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'A very new issue': Kenora discussing regulation of short-term rental properties


The City of Kenora is looking at the possibility of regulating short-term property levels amid a housing shortage and rising safety concerns in the still young industry.

The northwestern Ontario municipality is holding a series of open engagement sessions to gauge public opinion on the increasing amount of short-term vacation rentals being listed in the area on websites like Airbnb, Vrbo, and HomeAway, among others.  

"We know that there are short-term rentals happening here in the community," said Alberic Marginet, associate planner for the city of Kenora. "We also have a housing shortage that’s occurring so that’s something that’s really on our radar."

The first stage of the public engagement campaign began June 14 with a public survey to find out what people thought of the issue. The 16–question survey asks residents if they’ve ever rented out or used a short term rental unit before, if they've ever had problems with any in their area, and whether they live in Kenora year-round or only in the summer months.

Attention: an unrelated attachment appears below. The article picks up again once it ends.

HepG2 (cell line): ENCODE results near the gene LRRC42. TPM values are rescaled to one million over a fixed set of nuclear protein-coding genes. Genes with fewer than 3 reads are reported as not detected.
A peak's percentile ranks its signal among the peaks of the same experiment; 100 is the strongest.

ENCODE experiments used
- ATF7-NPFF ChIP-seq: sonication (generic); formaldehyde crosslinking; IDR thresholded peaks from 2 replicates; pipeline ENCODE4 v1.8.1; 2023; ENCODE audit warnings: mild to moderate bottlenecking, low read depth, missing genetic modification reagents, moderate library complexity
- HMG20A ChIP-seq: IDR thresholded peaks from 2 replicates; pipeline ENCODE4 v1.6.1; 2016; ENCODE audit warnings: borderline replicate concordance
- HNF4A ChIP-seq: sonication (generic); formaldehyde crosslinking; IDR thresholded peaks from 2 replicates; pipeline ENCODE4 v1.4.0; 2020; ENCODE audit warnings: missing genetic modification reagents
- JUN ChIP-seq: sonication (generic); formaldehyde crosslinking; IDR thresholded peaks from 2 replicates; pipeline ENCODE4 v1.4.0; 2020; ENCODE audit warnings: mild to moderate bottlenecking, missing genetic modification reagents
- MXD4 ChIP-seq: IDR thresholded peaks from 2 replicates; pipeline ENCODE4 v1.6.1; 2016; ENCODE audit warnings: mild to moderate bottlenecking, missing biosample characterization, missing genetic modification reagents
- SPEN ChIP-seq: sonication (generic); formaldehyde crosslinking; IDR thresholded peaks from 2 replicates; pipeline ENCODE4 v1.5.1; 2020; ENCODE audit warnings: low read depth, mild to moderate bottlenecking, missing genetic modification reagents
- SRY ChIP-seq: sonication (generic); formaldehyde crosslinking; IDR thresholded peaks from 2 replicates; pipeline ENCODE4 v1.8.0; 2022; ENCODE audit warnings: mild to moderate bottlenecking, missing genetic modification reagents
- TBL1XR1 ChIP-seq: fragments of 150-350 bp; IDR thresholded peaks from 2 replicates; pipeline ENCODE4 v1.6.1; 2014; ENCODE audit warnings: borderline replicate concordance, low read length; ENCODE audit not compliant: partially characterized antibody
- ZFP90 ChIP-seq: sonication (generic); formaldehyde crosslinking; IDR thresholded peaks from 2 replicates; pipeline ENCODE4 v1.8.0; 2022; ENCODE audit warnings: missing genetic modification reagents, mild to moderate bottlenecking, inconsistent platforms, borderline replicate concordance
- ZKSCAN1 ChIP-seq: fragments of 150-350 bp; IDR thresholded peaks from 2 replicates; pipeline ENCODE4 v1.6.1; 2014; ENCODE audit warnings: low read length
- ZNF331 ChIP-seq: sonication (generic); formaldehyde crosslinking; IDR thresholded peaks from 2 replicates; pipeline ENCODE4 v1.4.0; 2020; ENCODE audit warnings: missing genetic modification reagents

The city is also concerned about safety issues after a Montreal apartment building with several unlicensed rental units burned down in March, killing seven people.

"It’s a very new issue across Canada and we don’t want to jump in to anything before we understand what it needs to look like," said Marginet.

The planning department is presenting four options to Kenora citizens: maintain the status quo and leave things as they are, implement zoning by-laws which would allow short-term rentals in specific areas, create annual business licensing requirements, or ban short-term rentals altogether.

Two public information sessions are being held at the Moncrief Construction Sports Centre on July 13 and 20. The city also discussed the issue on a recent episode of its official podcast.

"We're going to unpack what we know is happening in the City of Kenora, we're going to cover our position on short-term rentals, were going to cover the position of the province of Ontario, and we're going to provide all the options for regulations," said Marginet. "And then discuss what the community thinks about them."

He added the City of Kenora is currently undecided on the issue, and is hoping public feedback will provide some insight.

"We recognize that they are a benefit for the tourism in our community. We also recognize that they create a lot of nuisance and they impact our housing shortage," Marginet said.

He said other Ontario municipalities are starting to create regulations around the issue. The City of Winnipeg passed measures in February 2023 requiring the licensing of short-term rentals and an accommodation tax.

A report on the engagement campaign's findings will be presented to Kenora city council in September, with any recommendations to be implemented next year.

"We would like to have something in place - if we were going to do anything - by next summer," Marginet said. Top Stories

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